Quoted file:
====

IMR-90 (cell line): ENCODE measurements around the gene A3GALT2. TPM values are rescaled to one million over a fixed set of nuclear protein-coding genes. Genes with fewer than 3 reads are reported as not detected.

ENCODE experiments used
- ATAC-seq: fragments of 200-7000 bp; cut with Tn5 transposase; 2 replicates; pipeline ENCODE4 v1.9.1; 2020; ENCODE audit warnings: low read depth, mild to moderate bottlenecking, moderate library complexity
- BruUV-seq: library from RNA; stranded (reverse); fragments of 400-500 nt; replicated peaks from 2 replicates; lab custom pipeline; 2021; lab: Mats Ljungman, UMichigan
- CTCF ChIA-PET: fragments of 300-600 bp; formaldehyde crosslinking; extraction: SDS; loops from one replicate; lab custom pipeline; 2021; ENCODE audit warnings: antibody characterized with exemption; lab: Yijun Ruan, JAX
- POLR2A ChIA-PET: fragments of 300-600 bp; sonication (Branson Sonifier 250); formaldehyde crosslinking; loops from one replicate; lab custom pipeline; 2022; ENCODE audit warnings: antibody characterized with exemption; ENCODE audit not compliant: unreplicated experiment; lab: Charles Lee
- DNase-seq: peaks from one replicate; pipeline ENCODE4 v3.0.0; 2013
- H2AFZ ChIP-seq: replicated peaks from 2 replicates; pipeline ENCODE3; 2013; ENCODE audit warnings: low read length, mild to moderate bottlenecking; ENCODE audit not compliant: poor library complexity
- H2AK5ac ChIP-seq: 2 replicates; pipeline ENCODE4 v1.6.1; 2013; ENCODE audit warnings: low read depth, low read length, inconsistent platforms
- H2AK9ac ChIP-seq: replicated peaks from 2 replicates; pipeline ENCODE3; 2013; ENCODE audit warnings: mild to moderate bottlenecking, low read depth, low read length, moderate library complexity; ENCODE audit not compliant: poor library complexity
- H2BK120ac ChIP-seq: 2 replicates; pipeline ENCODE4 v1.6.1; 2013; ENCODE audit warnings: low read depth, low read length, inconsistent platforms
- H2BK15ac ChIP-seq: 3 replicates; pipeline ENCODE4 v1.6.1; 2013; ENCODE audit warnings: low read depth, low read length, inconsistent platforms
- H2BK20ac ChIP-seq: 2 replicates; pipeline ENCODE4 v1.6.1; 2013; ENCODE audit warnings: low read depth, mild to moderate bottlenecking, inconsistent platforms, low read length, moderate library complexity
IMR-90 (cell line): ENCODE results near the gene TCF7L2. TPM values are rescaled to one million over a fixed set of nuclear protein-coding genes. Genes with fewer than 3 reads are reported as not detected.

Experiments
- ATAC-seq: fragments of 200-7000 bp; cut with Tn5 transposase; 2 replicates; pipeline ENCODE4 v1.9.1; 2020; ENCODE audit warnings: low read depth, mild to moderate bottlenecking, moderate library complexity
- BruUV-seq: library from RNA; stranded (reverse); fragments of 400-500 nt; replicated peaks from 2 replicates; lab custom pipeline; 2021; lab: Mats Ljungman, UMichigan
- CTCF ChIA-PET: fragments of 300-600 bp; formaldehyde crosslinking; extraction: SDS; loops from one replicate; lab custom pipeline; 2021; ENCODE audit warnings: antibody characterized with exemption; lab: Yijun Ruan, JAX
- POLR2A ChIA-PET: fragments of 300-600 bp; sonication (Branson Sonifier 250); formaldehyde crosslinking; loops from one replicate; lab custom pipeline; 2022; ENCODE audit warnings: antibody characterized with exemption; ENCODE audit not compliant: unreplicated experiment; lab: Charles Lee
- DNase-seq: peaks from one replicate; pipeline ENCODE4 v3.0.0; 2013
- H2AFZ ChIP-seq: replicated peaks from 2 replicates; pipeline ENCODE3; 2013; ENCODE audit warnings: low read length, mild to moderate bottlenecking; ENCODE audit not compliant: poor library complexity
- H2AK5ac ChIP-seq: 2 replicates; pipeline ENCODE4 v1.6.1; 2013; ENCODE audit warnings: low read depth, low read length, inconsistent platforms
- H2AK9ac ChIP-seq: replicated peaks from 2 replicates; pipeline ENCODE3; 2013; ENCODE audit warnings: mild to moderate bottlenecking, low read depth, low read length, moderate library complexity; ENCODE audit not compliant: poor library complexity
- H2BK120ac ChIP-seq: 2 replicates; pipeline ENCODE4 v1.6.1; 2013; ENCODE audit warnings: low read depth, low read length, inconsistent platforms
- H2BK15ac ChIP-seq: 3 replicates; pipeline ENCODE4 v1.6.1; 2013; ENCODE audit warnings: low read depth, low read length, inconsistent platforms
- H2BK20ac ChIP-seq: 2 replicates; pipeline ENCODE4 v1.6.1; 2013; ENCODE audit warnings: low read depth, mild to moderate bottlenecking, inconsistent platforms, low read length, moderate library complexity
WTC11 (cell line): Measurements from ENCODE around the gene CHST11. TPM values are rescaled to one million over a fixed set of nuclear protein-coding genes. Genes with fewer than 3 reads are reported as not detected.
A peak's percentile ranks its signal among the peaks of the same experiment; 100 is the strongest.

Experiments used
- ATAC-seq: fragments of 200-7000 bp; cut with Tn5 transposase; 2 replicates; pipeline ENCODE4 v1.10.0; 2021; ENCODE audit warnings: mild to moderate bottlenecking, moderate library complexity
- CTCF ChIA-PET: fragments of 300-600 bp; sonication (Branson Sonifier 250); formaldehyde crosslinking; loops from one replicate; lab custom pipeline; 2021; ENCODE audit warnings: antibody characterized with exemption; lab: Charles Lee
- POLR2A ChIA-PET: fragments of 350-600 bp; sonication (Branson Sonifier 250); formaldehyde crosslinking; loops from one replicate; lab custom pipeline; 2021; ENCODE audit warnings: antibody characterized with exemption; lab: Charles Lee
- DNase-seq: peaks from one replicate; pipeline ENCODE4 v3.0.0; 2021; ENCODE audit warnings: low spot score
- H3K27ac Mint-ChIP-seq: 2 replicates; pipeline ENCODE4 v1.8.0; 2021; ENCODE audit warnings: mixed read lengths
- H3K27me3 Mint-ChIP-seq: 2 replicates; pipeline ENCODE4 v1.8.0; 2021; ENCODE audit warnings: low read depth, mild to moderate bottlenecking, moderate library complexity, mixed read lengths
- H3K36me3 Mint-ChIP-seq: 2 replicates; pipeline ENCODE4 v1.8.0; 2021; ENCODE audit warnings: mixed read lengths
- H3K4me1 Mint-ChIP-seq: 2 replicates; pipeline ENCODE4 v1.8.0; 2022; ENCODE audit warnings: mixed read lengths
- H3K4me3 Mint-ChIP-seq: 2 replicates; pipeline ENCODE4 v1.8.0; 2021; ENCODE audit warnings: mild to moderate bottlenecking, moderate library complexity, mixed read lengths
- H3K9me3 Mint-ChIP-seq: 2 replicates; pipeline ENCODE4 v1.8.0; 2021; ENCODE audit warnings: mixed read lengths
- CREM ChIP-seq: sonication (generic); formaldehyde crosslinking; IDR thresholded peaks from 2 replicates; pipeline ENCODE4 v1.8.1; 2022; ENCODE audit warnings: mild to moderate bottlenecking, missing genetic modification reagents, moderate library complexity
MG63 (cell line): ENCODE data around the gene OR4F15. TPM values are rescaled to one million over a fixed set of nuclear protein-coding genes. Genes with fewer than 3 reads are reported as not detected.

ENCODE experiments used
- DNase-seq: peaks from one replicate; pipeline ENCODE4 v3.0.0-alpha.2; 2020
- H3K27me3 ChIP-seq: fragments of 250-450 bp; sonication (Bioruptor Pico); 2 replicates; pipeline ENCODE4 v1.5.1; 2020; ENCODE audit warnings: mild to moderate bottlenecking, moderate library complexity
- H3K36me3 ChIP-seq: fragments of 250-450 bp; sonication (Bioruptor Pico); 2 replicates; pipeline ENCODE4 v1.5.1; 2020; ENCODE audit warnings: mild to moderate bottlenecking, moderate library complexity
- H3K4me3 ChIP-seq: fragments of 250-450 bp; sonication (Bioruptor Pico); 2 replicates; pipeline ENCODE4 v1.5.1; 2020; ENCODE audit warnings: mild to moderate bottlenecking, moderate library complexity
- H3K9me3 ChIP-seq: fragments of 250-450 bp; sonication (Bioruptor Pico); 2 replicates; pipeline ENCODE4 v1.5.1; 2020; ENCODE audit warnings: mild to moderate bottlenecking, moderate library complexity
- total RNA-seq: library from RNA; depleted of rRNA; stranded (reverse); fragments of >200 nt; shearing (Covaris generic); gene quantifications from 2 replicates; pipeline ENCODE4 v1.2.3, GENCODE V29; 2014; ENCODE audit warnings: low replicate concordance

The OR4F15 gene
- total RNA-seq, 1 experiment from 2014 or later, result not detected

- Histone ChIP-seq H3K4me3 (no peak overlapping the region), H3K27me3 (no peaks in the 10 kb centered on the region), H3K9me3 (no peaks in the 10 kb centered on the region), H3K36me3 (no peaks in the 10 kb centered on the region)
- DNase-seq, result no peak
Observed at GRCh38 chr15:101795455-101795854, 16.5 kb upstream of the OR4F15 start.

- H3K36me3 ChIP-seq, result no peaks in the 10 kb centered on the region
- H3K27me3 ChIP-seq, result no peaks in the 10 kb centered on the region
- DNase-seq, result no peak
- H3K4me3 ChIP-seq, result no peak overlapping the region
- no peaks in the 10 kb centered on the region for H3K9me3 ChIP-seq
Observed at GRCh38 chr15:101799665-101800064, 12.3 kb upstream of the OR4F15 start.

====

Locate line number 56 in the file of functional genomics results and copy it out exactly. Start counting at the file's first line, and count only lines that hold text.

- DNase-seq, result no peak